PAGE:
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Subversion, Sex, and Savoy Cabbage: Reclaiming Azerbaijan’s Jewish Cooking

Photo credit: Lou Robinson

Photo credit: Lou Robinson

“Can I cook with you?”

“Repeat what you said.” Blatant surprise lingered in my mother’s voice.

That was to be expected. I can master only the contents of a kid’s menu: mac and cheese, home fries, perhaps, if I’m feeling fancy, breaded chicken cutlets. What my mother makes, however, is the Russian novel of cuisine—layered, complicated, and undeniably time-consuming.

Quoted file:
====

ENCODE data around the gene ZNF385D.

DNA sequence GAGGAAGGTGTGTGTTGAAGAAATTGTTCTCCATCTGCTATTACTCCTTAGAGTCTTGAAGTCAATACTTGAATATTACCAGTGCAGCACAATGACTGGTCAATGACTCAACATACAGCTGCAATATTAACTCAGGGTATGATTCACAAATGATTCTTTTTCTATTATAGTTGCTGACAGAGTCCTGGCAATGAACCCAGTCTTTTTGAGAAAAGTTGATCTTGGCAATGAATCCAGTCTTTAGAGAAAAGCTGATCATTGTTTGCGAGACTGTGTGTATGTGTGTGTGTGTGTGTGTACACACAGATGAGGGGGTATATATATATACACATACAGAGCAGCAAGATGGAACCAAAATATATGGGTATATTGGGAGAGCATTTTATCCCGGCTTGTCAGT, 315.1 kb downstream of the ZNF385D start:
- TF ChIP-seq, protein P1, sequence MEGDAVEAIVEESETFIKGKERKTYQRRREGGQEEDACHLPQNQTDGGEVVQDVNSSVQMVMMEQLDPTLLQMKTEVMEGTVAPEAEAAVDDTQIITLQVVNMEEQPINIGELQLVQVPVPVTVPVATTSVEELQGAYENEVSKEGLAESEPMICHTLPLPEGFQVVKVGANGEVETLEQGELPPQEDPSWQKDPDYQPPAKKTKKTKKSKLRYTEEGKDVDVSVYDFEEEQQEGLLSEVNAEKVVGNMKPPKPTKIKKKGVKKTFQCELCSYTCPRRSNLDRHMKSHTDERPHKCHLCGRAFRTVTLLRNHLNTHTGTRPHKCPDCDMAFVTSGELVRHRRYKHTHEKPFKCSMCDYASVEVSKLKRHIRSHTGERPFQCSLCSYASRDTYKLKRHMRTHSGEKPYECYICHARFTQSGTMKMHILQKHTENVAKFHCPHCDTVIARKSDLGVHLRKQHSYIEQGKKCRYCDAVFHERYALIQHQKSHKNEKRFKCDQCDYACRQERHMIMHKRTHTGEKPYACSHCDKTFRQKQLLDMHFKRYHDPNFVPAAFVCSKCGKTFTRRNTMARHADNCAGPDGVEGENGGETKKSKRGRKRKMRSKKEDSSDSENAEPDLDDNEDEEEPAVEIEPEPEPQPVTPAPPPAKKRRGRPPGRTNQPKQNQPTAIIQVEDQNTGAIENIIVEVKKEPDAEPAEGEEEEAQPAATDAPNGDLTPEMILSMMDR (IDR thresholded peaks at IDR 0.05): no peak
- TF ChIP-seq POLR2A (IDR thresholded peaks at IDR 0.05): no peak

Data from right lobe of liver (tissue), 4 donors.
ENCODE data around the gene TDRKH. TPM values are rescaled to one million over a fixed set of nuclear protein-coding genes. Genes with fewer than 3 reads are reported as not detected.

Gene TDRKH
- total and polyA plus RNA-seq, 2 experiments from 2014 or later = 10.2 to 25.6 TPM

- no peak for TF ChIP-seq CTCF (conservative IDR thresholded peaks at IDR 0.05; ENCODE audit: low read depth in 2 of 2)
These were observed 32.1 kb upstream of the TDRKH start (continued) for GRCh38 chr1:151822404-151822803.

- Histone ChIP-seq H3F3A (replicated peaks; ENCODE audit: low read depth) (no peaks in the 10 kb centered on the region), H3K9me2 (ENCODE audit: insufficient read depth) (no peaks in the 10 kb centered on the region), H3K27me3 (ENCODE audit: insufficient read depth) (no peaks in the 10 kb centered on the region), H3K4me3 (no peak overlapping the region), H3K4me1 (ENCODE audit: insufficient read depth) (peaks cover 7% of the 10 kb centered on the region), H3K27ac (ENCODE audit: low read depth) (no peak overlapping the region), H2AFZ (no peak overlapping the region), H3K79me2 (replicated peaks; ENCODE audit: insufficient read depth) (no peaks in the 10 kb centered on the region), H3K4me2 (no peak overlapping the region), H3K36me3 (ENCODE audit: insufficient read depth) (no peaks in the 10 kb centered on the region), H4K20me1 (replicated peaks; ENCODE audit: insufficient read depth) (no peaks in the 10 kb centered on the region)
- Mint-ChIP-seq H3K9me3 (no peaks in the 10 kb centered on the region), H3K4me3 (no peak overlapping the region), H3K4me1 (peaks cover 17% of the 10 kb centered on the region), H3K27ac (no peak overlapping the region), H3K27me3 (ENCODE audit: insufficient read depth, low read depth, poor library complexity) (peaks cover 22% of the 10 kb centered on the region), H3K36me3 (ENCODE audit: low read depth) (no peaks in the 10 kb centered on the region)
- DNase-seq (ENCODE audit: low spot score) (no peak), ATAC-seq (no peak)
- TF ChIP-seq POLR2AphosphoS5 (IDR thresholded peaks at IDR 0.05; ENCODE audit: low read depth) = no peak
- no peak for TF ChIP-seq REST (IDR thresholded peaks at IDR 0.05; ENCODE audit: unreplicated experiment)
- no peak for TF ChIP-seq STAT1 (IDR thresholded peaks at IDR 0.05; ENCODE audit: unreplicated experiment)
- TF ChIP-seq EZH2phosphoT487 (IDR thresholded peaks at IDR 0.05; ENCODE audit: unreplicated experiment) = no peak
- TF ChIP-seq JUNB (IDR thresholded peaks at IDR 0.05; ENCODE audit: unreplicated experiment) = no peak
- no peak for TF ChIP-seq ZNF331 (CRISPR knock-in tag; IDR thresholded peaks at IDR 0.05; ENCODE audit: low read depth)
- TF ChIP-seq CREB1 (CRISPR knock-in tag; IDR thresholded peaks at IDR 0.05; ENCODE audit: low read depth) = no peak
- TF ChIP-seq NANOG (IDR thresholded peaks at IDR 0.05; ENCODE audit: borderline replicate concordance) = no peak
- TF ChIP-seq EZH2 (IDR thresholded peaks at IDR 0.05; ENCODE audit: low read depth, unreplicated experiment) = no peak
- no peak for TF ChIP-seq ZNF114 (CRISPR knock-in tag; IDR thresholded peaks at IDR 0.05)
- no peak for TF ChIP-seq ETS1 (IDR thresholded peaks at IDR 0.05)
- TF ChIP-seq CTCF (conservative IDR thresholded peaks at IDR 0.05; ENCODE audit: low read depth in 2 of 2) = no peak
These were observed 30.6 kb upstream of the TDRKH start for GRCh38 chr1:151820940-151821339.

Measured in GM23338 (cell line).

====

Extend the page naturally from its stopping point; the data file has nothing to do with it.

But I was having guests over for Shabbat dinner and I wanted to be as Martha Stewart as possible. My guests were Ashkenazic millennials who, after decades of munching on potato kugel, craved to challenge their palates with Eastern saffron and sumac.

“Can you cook a dish with your mom?”  Erica asked, as she was lounging on my couch one day.

“Yes. You’re from Azerbaijan. Cook lamb!” Josh piped in from the kitchen.

But my friends didn’t quite comprehend how Azeri Jewish cuisine signifies a weighty inner conflict, and why I often resist cooking it.

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